mars covered glacial deposits middle latitudes


David Goldstein


Dept of Aerospace Engineering and Engineering Mechanics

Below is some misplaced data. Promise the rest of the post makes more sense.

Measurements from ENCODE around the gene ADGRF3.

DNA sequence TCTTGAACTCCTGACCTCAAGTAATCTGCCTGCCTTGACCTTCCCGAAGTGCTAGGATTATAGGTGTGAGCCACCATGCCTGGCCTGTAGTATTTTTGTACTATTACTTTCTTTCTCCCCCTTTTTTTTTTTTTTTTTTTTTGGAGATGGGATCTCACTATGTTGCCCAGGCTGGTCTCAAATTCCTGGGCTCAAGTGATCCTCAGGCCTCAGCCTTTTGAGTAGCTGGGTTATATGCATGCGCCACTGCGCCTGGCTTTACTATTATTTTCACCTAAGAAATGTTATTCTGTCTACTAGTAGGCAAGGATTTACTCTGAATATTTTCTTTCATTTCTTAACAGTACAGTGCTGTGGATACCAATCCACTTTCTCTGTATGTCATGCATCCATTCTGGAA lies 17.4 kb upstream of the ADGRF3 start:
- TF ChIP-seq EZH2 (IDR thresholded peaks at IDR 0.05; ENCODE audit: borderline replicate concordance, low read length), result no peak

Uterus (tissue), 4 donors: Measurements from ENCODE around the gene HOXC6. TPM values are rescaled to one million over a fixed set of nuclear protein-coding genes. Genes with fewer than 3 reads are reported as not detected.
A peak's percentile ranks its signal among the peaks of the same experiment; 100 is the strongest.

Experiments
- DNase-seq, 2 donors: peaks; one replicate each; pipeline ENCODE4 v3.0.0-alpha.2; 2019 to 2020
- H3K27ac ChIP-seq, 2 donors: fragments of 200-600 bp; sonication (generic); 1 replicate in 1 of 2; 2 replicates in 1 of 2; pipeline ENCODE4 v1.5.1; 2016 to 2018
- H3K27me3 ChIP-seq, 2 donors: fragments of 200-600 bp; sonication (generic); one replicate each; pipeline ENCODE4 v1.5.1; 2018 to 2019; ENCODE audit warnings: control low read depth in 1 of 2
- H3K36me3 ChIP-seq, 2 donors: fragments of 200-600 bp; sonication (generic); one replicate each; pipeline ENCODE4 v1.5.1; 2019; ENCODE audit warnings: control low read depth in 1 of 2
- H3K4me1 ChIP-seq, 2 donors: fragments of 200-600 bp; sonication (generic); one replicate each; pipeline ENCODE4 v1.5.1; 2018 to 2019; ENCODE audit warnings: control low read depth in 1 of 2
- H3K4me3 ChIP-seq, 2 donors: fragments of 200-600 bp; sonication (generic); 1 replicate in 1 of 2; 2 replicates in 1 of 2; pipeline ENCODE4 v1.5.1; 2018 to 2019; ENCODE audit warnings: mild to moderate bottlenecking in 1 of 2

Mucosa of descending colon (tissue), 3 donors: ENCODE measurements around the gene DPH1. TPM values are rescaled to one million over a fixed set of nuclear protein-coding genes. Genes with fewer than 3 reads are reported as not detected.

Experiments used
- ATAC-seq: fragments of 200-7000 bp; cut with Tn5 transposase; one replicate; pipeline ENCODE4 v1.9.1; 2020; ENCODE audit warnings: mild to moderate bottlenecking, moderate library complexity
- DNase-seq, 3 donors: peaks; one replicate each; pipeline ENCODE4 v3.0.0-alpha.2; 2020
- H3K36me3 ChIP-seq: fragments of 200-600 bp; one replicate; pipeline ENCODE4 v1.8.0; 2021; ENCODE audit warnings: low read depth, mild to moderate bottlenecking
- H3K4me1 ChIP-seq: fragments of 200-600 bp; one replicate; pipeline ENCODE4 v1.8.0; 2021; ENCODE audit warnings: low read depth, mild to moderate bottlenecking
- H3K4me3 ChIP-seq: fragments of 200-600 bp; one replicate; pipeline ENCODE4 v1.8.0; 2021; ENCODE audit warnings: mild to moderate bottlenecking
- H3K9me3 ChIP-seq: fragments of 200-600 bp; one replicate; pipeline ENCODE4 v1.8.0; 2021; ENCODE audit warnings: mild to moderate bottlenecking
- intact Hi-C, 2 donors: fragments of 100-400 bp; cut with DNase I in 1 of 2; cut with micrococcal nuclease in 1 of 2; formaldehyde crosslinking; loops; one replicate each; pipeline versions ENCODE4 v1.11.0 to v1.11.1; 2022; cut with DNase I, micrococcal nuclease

I received my BSE degree in Mechanical and Aerospace Engineering from Princeton and MS and PhD in Aeronautics from Caltech. There, I did a minor in Planetary Science and was inspired by the likes of Andy Ingersol, Gene Shoemaker and Dave Stevenson. After a postdoc at Brown and a stint at Mitsubishi Heavy Industries, I came to UT in 1993. My PhD work involved molecular-based simulations of rarefied flow. At UT I followed up on an idea introduced by Ingersol concerning the rarefied supersonic winds on Io. I have simulated Io's sublimation and volcanic plume atmosphere since the late 1990s as a collaborative effort with Philip Varghese (ASE/EM) and Larry Trafton (Astro) and others outside of UT. I developed the idea of crashing a spacecraft into a lunar polar crater to look for water vapor in the debris plume for Lunar Prospector. As a group we have been continuing to model Io's atmosphere and aurora and have developed a sophisticated 3D global circulation model that includes a fair bit of physics. We are applying similar techniques to study comet and spacecraft impacts on the Moon and water geysers on Enceladus.